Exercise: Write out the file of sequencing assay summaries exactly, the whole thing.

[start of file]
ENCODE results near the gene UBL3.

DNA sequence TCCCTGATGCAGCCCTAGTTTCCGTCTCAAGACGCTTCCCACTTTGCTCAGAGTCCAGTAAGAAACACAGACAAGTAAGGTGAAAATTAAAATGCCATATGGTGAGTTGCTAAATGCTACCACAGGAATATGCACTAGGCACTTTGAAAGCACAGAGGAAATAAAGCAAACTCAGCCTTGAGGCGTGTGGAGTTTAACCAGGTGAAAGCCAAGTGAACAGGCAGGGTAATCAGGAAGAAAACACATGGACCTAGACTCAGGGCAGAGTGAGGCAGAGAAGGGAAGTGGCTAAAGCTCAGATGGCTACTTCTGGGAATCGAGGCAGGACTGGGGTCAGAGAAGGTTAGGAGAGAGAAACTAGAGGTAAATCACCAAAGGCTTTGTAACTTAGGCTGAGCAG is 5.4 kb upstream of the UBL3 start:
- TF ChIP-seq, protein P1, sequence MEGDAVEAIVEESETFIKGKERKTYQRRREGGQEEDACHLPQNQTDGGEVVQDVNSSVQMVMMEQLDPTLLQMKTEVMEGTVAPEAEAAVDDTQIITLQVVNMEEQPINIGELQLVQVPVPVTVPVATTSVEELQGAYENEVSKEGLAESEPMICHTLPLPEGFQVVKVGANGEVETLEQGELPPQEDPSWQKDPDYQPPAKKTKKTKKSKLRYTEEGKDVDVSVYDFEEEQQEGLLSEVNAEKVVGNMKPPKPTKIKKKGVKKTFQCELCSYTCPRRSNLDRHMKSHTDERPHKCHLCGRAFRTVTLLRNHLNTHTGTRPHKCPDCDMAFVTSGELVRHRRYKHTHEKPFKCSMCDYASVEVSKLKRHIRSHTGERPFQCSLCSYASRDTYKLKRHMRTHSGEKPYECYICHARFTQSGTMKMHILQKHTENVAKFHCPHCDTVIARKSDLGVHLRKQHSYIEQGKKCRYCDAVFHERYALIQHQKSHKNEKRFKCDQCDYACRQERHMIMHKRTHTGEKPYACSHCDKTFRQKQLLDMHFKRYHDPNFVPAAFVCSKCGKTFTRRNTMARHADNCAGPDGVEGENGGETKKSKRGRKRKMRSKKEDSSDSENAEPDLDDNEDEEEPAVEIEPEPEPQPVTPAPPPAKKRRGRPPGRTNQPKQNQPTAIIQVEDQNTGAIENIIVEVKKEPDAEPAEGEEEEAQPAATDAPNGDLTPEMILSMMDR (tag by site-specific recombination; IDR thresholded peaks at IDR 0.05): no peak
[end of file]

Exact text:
ENCODE results near the gene UBL3.

DNA sequence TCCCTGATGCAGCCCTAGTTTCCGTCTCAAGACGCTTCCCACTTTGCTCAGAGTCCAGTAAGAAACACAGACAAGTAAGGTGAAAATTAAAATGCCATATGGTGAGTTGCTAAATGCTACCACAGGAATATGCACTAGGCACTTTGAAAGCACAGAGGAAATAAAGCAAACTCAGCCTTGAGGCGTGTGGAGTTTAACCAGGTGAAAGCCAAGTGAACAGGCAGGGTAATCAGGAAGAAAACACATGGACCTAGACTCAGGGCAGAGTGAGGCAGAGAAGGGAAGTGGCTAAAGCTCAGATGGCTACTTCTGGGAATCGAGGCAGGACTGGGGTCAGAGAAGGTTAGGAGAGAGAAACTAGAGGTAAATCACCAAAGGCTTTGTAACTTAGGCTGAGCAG is 5.4 kb upstream of the UBL3 start:
- TF ChIP-seq, protein P1, sequence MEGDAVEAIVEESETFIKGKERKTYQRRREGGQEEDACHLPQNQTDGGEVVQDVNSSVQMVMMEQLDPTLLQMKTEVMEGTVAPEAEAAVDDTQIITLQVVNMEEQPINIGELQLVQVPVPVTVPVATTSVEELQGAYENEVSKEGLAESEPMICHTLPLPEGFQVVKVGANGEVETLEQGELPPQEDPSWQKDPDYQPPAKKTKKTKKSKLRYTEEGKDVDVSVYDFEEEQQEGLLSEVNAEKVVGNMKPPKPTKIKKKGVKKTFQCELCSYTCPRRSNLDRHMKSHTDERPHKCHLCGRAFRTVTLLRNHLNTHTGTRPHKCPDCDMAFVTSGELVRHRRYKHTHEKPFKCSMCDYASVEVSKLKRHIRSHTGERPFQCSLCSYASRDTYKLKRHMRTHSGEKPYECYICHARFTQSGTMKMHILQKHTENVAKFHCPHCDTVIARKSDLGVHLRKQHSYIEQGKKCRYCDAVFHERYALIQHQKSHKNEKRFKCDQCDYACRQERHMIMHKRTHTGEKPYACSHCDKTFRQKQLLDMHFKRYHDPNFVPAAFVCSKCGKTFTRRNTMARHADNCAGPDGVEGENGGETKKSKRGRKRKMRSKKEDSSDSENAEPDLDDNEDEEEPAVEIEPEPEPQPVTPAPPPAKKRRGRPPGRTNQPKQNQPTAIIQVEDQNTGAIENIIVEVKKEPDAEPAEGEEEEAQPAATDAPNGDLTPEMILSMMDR (tag by site-specific recombination; IDR thresholded peaks at IDR 0.05): no peak